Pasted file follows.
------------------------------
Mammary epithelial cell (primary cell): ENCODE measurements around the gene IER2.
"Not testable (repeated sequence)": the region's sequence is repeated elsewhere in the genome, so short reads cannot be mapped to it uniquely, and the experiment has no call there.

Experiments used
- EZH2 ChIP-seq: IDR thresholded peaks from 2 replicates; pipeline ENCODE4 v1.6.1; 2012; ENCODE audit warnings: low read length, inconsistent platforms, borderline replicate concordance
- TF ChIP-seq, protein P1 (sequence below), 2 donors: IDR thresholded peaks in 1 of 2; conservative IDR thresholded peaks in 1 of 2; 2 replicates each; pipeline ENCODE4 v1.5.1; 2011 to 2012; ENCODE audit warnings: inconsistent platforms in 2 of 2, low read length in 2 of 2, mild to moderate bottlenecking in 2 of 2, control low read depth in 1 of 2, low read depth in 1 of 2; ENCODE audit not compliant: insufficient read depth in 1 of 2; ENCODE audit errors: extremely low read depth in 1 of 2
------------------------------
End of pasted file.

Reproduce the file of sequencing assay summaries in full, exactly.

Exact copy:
Mammary epithelial cell (primary cell): ENCODE measurements around the gene IER2.
"Not testable (repeated sequence)": the region's sequence is repeated elsewhere in the genome, so short reads cannot be mapped to it uniquely, and the experiment has no call there.

Experiments used
- EZH2 ChIP-seq: IDR thresholded peaks from 2 replicates; pipeline ENCODE4 v1.6.1; 2012; ENCODE audit warnings: low read length, inconsistent platforms, borderline replicate concordance
- TF ChIP-seq, protein P1 (sequence below), 2 donors: IDR thresholded peaks in 1 of 2; conservative IDR thresholded peaks in 1 of 2; 2 replicates each; pipeline ENCODE4 v1.5.1; 2011 to 2012; ENCODE audit warnings: inconsistent platforms in 2 of 2, low read length in 2 of 2, mild to moderate bottlenecking in 2 of 2, control low read depth in 1 of 2, low read depth in 1 of 2; ENCODE audit not compliant: insufficient read depth in 1 of 2; ENCODE audit errors: extremely low read depth in 1 of 2